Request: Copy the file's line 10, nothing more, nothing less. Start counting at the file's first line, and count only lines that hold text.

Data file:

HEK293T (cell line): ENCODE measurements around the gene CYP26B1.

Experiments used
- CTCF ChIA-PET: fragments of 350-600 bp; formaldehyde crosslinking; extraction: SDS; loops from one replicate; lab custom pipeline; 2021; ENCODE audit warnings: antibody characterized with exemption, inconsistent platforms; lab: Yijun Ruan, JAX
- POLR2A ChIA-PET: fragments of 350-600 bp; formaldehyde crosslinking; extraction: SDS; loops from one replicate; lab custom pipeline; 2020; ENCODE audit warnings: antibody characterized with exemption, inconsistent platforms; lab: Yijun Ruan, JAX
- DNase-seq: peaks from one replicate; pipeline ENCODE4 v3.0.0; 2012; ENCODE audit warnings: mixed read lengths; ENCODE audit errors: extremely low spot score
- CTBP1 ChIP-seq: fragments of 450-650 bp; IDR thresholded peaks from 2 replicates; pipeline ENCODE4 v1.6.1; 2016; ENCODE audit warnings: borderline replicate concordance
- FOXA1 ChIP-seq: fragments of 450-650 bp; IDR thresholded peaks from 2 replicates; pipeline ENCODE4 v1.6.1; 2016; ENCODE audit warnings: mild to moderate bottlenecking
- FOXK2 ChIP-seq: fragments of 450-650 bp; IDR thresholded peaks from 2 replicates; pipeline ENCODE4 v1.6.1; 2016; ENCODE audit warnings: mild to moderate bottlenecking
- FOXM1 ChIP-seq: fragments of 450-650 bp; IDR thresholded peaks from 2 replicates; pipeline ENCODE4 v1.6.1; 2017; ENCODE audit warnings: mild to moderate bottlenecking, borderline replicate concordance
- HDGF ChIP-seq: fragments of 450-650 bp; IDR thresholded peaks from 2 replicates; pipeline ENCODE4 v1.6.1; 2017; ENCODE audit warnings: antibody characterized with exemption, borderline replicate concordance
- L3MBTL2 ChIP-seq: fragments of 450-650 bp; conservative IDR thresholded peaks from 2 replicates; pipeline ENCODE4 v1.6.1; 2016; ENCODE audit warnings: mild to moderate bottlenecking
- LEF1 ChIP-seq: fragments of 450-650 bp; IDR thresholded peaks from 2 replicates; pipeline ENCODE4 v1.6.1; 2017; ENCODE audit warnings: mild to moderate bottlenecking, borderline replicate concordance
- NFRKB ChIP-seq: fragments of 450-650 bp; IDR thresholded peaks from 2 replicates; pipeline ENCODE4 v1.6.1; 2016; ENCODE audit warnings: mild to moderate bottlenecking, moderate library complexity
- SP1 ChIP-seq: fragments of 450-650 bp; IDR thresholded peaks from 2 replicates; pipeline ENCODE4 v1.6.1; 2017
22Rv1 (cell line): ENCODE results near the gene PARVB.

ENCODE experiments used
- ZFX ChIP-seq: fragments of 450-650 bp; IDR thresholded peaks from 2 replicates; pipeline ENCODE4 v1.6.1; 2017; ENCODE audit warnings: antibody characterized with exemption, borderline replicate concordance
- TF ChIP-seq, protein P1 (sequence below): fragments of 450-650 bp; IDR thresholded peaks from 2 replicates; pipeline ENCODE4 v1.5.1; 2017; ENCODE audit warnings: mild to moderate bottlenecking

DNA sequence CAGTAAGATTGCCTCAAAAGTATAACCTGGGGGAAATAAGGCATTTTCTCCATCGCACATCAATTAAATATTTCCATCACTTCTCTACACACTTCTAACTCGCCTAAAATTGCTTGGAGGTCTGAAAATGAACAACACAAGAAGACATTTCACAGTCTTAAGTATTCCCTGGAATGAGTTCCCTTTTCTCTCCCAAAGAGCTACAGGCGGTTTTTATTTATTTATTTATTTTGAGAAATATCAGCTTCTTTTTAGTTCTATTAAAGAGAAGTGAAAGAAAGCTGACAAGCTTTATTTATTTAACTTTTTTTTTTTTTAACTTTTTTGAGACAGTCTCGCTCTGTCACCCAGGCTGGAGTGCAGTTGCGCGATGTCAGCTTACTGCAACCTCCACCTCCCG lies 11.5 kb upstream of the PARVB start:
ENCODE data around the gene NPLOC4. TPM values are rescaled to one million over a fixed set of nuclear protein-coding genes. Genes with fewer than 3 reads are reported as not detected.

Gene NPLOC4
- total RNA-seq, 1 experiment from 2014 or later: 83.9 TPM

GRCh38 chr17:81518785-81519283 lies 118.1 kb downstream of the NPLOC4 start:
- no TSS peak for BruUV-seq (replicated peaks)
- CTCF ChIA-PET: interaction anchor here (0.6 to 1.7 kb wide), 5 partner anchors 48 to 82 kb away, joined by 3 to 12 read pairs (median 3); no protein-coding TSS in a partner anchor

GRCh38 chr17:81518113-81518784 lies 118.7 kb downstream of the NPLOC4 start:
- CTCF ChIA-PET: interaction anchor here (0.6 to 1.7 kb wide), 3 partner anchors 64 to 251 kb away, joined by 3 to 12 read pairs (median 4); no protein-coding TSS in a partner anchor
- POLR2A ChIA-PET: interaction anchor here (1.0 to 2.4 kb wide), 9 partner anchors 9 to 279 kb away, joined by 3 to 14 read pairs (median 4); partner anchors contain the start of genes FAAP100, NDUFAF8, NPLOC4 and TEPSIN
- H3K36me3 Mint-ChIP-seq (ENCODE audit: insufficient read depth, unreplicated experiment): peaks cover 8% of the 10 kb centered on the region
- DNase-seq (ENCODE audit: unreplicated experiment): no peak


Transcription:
- HDGF ChIP-seq: fragments of 450-650 bp; IDR thresholded peaks from 2 replicates; pipeline ENCODE4 v1.6.1; 2017; ENCODE audit warnings: antibody characterized with exemption, borderline replicate concordance